Google is expected to launch a digital book-selling unit called Google Editions sometime this summer according to report filed with the Wall Street Journal. With Kindle and Apple focused on proprietary systems, Google is breaking away from the traditional business model allowing users access to books across platforms and Web sites using an array of both Web and mobile devices.
Differing from its rivals, Google Editions will be able to offer 'search' as a point of entry and touch-point that neither Apple nor Kindle can compete with. Google users will be able to purchase books through the search giant's Book Search service and book retailers and independent shops will be able to sell Google Editions on their own Web sites, where Google is promising them greater revenue-share than Apple's iPad or Amazon's Kindle.
Chris PalmaAt this point in time, Google hasn't made a determination whether publishers will set the retail price or whether Google will remain in control of pricing. Chris Palma, Google's manager for strategic-partner development indicated at an event called "The Book on Google: Is the Future of Publishing in the Cloud," that users would be able to read books from a web browser or any eReader device.
Since there was no word about Google developing its own eReader device, the publishing route is Google's attempt to enter the competitive space of eBook sales and distribution.
Evan Schnittman"This levels the retail playing field," said Evan Schnittman, vice president of global business development for Oxford University Press. "And as a publisher, what I like is that I won't have to think about audiences based on devices. This is an electronic product that consumers can get anywhere as long as they have a Google account."
The search-find-buy model is definitely going to give Google a leg-up over Apple and Kindle. Scnittman believes this will generate significant gains in revenue as it "tears down barriers."
The big question lies in whether Google's Book Search can scale up. Presently it has a relatively small following compared to Google's mainstay search service. However the functionality of Book Search works just like a Web search. When Google finds a book with content that contains a match for a visitor's keywor search terms, it will link to it in their search results. And if it's in the public domain, searchers are actually entitled to a free download of a PDF copy.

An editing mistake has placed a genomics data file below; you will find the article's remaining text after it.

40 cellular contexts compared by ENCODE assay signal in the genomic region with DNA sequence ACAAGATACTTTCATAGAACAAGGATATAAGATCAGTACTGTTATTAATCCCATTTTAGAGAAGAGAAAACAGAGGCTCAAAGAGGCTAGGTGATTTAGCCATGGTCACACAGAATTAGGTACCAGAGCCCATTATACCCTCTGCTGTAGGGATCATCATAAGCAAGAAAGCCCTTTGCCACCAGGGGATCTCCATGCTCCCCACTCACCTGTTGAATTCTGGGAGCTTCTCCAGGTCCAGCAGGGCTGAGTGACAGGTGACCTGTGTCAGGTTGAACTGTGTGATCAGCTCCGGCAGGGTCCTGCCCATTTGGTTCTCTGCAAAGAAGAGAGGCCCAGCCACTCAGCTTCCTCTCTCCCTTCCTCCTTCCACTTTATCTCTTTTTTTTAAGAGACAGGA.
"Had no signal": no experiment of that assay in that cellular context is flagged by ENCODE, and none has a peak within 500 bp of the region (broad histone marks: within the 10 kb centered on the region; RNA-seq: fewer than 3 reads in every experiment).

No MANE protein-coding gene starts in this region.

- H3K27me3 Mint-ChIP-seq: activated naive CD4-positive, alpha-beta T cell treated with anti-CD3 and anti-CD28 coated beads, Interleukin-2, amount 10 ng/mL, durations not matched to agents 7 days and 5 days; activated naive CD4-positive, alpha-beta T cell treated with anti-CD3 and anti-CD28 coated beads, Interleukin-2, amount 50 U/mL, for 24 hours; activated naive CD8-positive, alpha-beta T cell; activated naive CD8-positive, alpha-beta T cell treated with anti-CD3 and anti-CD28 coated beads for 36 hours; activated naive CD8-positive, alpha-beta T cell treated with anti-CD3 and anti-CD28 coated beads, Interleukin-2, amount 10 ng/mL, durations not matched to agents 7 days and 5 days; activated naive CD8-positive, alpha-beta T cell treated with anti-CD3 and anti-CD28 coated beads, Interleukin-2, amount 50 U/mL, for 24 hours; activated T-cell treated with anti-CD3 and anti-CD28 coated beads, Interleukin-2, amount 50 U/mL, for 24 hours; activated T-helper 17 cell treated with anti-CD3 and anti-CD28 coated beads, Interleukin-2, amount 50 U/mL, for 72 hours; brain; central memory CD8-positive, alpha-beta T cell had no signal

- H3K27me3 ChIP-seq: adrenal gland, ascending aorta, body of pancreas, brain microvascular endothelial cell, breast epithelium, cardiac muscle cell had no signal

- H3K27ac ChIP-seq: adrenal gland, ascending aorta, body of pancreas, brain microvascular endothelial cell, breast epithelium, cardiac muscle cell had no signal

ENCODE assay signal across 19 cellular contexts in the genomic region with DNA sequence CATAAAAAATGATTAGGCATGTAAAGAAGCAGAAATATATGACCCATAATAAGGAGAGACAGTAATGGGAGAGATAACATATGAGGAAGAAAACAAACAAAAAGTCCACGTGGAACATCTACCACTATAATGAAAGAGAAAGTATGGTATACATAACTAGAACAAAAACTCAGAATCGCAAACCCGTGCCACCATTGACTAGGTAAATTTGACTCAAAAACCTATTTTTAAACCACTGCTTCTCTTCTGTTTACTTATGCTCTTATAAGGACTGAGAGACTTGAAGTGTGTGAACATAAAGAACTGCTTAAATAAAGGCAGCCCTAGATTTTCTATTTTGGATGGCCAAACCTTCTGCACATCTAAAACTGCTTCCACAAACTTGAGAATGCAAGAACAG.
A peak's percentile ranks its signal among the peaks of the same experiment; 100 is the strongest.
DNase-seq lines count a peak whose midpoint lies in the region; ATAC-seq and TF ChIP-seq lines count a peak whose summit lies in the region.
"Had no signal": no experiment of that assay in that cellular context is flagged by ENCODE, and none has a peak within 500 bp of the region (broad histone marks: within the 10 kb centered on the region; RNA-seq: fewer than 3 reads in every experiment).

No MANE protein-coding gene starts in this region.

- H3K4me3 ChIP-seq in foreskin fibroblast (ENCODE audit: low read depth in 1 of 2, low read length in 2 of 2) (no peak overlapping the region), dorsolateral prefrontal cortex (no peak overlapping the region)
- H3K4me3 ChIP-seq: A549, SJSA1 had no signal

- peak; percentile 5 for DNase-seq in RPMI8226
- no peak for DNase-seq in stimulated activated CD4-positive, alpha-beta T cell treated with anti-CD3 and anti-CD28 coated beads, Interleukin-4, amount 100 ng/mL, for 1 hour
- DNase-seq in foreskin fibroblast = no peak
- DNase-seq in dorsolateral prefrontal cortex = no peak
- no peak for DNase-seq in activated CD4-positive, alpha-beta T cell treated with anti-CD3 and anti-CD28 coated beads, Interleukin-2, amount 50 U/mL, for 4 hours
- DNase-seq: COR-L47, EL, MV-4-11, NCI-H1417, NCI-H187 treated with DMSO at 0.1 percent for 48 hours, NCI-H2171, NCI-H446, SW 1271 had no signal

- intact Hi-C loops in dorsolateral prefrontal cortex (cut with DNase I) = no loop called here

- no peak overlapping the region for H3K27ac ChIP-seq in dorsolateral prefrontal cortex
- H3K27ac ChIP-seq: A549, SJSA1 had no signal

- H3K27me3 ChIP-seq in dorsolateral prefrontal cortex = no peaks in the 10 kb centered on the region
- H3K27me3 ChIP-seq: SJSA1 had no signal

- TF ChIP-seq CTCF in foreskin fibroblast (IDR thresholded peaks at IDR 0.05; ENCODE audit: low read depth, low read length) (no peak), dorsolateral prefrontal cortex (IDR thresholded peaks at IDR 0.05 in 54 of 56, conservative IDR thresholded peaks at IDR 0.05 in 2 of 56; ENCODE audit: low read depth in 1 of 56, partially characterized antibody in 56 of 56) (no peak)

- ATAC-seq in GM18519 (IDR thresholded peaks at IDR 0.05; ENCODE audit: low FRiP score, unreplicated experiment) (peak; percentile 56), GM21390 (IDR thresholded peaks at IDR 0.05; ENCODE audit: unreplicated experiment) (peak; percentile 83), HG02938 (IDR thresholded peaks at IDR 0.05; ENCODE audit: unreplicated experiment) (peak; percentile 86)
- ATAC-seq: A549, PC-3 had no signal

Since Google will be operating in the 'open' space of the cloud, Apple and Kindle might need to rethink their current business models. While Apple's iPhone and iPad are infamously known for their "walled garden," similarly Erik Sherman called the Kindle platform "a roomy prison." However, until Google entered the picture, Apple was gaining on market share because it only charges publishers 30 percent of the sales price, where Amazon only pays 35 percent of the the retail price to the publishers.
Rupert Murdoch who has been known for heavy-handed criticism against Google Search for allowing searchers to access his online publications for free - presently favors iPad's deals over Amazon's, simply because the "pay better."
So, while the eBook selling wars begin to heat up and these three players continue to jockey for position, you might also see Barnes and Noble's Nook and the Sony Reader jump back into the fray to make this even more interesting - when Google Edition rolls out in June or July.
For more detailed product comparisons amongst eReaders devices- see "Top Kindle, Nook & Sony eReaders' Product Comparison Reports."